In a seminar organised by the European Data Protection Supervisor in October, more than 20 speakers voiced their opposition to a proposed EU legislative measure that would require messaging services to scan user communications for child sexual abuse material (CSAM).
The proposal aims to employ automatic, non-targeted surveillance to detect CSAM and grooming in real-time. Critics argue that this approach threatens democratic values and fundamental freedoms.
Wojciech Wiewiórowski, the European Data Protection Supervisor, said the proposal went beyond child protection concerns, questioning the foundations of privacy in a democratic society.
He warned that without amendments, the legislation could change the internet and digital communication, drawing on his personal experience of living under surveillance during the Communist regime in Poland.
The proposal, presented by the European Commission in May 2022, has faced mounting opposition over human rights concerns and perceived lack of engagement with civil society.
Legal experts at the seminar questioned the proportionality of the proposal, citing EU law that required any interference with fundamental rights to be necessary and proportionate.
Critics also raised concerns about the potential unintended consequences of the legislation, such as the risk of investigating and even criminalising minors engaged in consensual activities like sexting. The proposal relies on automated scanning tools, which may struggle to distinguish between actual CSAM and innocent content, leading to potential misinterpretations.
The seminar highlighted the immaturity of client-side scanning technology (meaning the scanning happens on your device and data is not sent over the internet), which the law would force onto end-to-end encrypted platforms such as WhatsApp.
Computer science researchers expressed the novelty of such technology and the challenges in ensuring confidentiality and avoiding exploitation.
The event underscored worries about mission creep, with indications that Europol aims to obtain unfiltered access to data obtained under the CSAM-scanning proposal. Critics called for amendments, including precision in detection order provisions, involvement of an independent judicial authority and proportionality tests to safeguard individual rights.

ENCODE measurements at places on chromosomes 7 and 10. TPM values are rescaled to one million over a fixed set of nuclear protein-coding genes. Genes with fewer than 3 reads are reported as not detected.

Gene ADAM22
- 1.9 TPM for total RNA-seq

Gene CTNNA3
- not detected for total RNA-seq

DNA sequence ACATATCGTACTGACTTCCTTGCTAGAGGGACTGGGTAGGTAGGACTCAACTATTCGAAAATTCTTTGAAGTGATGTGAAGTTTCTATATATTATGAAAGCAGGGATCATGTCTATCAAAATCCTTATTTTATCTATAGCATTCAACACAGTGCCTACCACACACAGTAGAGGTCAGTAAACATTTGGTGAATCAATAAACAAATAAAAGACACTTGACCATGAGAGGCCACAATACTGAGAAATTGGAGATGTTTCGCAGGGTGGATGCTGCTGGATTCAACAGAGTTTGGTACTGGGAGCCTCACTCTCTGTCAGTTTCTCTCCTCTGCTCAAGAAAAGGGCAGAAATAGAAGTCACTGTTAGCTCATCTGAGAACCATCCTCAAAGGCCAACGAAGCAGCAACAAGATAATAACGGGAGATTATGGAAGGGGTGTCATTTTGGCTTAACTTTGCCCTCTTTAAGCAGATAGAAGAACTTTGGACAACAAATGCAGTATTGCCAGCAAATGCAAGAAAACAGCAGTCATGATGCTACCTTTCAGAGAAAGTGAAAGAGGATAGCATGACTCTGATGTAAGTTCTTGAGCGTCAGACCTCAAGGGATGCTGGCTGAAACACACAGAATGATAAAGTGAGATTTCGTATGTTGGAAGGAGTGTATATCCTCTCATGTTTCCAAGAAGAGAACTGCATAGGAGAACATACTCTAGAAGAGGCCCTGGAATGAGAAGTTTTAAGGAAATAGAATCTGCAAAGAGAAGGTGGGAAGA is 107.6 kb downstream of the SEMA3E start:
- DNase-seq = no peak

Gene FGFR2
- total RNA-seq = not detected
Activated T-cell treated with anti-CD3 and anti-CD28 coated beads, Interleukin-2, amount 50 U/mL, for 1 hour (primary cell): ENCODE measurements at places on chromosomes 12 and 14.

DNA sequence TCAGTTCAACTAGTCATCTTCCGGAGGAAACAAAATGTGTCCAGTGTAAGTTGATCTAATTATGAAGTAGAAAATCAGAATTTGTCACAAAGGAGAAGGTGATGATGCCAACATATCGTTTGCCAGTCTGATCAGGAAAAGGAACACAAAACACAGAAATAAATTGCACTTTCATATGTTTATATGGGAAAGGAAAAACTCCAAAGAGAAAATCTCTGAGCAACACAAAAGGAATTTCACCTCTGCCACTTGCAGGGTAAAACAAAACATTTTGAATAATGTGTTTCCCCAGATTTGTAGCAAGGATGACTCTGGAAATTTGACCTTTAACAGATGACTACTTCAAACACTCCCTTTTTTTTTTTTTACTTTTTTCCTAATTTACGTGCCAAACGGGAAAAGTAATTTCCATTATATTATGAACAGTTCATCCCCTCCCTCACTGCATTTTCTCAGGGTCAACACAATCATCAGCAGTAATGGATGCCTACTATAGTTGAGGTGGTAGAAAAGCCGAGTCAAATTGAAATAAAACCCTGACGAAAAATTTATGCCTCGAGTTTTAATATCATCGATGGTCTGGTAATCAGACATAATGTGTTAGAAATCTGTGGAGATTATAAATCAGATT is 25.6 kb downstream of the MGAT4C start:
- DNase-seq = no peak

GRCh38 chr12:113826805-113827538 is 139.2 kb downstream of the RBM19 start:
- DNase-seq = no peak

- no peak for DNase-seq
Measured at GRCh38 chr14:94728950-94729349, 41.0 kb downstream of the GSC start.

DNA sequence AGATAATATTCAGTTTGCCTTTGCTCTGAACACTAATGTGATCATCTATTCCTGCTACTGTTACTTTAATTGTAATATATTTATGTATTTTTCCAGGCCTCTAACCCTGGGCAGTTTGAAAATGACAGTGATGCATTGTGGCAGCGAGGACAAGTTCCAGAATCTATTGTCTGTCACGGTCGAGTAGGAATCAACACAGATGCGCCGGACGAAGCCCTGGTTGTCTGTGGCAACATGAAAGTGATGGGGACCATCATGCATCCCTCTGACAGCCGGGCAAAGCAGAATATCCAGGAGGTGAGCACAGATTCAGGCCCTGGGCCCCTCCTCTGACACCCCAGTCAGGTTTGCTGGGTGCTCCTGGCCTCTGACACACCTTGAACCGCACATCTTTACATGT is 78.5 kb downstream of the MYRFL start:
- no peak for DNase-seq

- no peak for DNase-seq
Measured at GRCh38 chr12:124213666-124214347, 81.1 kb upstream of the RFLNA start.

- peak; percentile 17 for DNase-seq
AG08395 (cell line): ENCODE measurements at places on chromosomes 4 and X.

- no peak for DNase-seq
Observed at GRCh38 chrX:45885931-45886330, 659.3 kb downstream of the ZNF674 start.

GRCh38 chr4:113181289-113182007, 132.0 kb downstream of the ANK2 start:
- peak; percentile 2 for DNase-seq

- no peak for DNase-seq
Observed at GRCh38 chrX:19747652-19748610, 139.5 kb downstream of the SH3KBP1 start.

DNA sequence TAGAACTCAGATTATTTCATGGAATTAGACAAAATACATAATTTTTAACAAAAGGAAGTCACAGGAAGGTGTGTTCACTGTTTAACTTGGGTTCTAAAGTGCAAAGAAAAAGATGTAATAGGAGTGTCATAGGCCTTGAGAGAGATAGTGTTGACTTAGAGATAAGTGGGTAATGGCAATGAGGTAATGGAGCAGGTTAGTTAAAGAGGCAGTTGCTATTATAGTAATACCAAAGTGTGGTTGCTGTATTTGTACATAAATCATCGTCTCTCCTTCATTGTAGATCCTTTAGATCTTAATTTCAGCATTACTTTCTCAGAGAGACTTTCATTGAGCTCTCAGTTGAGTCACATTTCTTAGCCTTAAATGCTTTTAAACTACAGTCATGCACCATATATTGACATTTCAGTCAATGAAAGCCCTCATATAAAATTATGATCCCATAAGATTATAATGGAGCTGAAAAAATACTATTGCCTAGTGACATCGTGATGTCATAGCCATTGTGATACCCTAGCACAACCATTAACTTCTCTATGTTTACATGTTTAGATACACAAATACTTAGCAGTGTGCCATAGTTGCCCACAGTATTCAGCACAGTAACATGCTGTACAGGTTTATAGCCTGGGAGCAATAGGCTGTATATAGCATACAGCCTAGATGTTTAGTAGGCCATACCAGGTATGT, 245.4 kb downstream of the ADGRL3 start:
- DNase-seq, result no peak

The proposal’s impact on professional secrecy, potential negative effects on children’s political participation, and the risk of turning personal devices into surveillance tools were also discussed. Lawmakers were urged to resist mandatory age verification and focus on making online services safe by design.
The seminar occurred before a hearing with Ylva Johansson, the commissioner for home affairs, who has faced criticism for lack of transparency and accountability. Critics accused lawmakers of exploiting the sensitive issue of child abuse to push for blanket surveillance, impacting the rights of millions.
In response to critics, Johansson suggested that civil society opposition might be influenced by Big Tech interests. The seminar concluded with calls for a of the detection order provisions and a focus on targeted investigations to prevent an existential threat to European values and democracy.
The stakes are high, with warnings that the proposed law could signal the end of confidential messaging and secure encryption, paving the way for unprecedented authoritarian methods in democracies.
James Browning is a freelance tech writer and music journalist.